Abortion Opponents Call GOP Governor's Vow to Fund Planned Parenthood Political Pandering

Massachusetts Gov. Charlie Baker takes questions during a news conference at the Statehouse on Jan. 25, 2017, in Boston. (AP Photo/Steven Senne)

Massachusetts Gov. Charlie Baker’s (R) promise to make up millions of dollars in shortfall if Congress and the Trump administration cut Planned Parenthood’s federal funding lifeline has nothing to do with medical care and everything to do with politics, according to one of the state’s pro-life leaders.


“The governor’s stance appears to be aimed at currying favor with liberal-leaning voters,” Patricia D. Stewart, executive director of Massachusetts Citizens for Life, told PJM.

The Boston Globe reported the five Planned Parenthood clinics in Massachusetts would lose a total of $2 million a year, less than 10 percent of their annual budgets.

Baker, through his administration’s spokeswoman, said March 3 that Massachusetts would make up the difference.

“Governor Baker is a strong supporter of women’s health and believes the Commonwealth has a responsibility to ensure access to the important health care services offered by Planned Parenthood in all corners of our state,” Baker spokeswoman Lizzy Guyton said in a statement.

“The administration is prepared to fund these services should the federal government pursue changes that would block care for women and families here in Massachusetts,” she added.

Dr. Jennifer Childs-Roshak, president and CEO of the Planned Parenthood League of Massachusetts, released a statement in which she said losing $2 million a year in federal funding would be “devastating” to thousands of Planned Parenthood’s patients.

“At a time when extreme politicians in Congress want to block millions of people from accessing essential preventive care at Planned Parenthood health centers, it is reassuring to see Governor Baker put the health and well-being of our communities ahead of politics,” Childs-Roshak said.


Stewart told PJM the Baker administration is being more than disingenuous.

“There are many non-abortion facilities in Massachusetts that are more widely accessible than Planned Parenthood’s clinics and provide more general healthcare services to women than Planned Parenthood does,” Steward said. “Directing additional state funding to these facilities would yield a greater benefit to women’s health.”

But Rep. James J. Lyons Jr. (R) wrote in an op-ed published in the Boston Herald that Childs-Roshak and Baker want to block out a rare moment of clarity in Washington and support a pro-choice organization that wants to offer no choice.

“Apparently, Beacon Hill politicians, joined by their Planned Parenthood sponsors, oppose granting this choice to taxpayers,” Lyons wrote. “Seemingly, the only choice that matters belongs to a well-funded Planned Parenthood, so long as taxpayers pick up the tab.”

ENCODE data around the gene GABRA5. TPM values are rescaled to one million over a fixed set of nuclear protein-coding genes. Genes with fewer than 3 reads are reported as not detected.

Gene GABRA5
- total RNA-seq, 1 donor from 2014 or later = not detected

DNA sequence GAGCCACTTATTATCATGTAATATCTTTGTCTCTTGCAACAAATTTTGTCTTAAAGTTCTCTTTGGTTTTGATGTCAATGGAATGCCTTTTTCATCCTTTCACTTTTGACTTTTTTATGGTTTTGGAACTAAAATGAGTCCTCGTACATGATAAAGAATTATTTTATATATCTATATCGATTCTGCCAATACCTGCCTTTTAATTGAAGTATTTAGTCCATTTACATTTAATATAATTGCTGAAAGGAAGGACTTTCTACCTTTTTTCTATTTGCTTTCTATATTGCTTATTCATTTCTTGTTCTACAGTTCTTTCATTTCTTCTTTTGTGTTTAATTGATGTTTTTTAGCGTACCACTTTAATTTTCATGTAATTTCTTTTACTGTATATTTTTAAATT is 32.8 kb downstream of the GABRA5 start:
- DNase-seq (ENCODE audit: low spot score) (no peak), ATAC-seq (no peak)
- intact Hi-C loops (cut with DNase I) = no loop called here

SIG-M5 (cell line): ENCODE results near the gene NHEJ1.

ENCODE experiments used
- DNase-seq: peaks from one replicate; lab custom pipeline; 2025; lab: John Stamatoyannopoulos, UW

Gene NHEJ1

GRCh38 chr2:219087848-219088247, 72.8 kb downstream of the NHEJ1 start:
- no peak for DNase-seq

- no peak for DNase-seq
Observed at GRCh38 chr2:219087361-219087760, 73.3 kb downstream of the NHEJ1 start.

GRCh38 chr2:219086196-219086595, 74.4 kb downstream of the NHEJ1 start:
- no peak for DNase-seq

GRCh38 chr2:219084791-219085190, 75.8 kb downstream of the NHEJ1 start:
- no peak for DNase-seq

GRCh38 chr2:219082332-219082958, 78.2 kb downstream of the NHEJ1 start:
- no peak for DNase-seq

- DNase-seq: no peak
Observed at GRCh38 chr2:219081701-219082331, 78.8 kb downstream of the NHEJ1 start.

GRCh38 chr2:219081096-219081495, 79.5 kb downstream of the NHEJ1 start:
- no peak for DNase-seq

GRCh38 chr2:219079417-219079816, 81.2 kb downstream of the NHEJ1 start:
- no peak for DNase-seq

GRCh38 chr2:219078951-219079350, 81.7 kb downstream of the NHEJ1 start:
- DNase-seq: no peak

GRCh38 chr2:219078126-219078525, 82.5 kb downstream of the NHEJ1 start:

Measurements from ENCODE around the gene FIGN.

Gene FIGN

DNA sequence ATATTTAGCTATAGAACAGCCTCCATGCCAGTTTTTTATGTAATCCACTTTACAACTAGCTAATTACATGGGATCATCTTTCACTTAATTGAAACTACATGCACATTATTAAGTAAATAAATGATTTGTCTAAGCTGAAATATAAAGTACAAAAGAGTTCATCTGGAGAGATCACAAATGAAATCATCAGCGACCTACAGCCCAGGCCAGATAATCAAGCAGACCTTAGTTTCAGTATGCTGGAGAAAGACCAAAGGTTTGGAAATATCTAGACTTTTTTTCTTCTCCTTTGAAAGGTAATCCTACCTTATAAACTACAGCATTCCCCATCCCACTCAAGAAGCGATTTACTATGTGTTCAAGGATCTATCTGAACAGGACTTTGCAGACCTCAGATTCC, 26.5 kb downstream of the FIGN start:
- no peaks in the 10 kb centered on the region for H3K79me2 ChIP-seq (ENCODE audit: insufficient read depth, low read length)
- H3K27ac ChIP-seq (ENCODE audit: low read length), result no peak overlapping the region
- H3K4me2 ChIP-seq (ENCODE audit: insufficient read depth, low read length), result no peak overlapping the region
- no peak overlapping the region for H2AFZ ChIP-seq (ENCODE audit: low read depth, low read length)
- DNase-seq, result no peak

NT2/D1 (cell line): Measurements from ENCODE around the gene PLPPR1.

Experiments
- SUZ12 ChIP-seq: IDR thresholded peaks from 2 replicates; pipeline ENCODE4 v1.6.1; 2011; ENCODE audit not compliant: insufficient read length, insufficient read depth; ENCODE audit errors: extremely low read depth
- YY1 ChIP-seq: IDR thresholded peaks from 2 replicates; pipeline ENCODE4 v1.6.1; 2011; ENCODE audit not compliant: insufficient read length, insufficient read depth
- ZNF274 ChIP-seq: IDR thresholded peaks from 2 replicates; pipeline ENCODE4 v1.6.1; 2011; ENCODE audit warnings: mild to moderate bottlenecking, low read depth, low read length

This is all about abortion.

Congressional Republicans have wanted to cut Planned Parenthood’s funding because of the abortions they provide. Even though Planned Parenthood is prohibited from using that funding to pay for the procedures, opponents say the money that goes to the organization allows it to spend other funds to provide abortions.

President Trump is aware of what a political tinderbox this issue could be for him and his fellow Republicans. But he also made it clear in a statement to the New York Times that his administration would not back down.


“Polling shows the majority of Americans oppose public funding for abortion, even those who identify as pro-choice,” Trump said. “There is an opportunity for organizations to continue the important work they do in support of women’s health, while not providing abortion services.”

Cecile Richards, president of Planned Parenthood Federation of America, didn’t wait long to shoot that idea down.

“Planned Parenthood’s singular commitment is to the women and men who come to us for health care every day in communities across the country. We will always stand for women’s ability to make decisions about their health and lives, without interference from politicians in Washington, D.C.,” she said.

With neither side willing to back down, it appears Gov. Baker, who has not formally asked the Massachusetts Legislature for money to make up for Planned Parenthood’s potential loss of Medicaid money, is going to have to make good on that promise.

However, he is not the only governor who has put his reputation on the line over Planned Parenthood funding.

Chris McClure, a spokesman for Connecticut Gov. Dannel P. Malloy’s (D) budget office, told the Connecticut Mirror that the Democrat’s budget proposal includes a provision to maintain Planned Parenthood’s funding level.

Susan Yolen, vice president of public policy at Planned Parenthood of Southern New England, said 30,000 patients per year depend on Medicaid funding, which could be eliminated.


“That’s a lot of people who would be impacted if Planned Parenthood could not be their provider. That’s why we’re concerned,” said Yolen.

But Connecticut Right to Life spokesman Chris O’Brien doesn’t see it that way. He said Malloy’s proposal to step in where Congress declines to tread would only “promote the death of children at taxpayer expense.”

“When Governor Malloy and state Democrats choose to cut hundreds of millions of dollars from life-saving work to granting money to an organization that murders unborn children,” O’Brien said at a “Defund Planned Parenthood” rally in Hartford on Feb. 11, “we’ve come to a point where our priorities are misplaced.”


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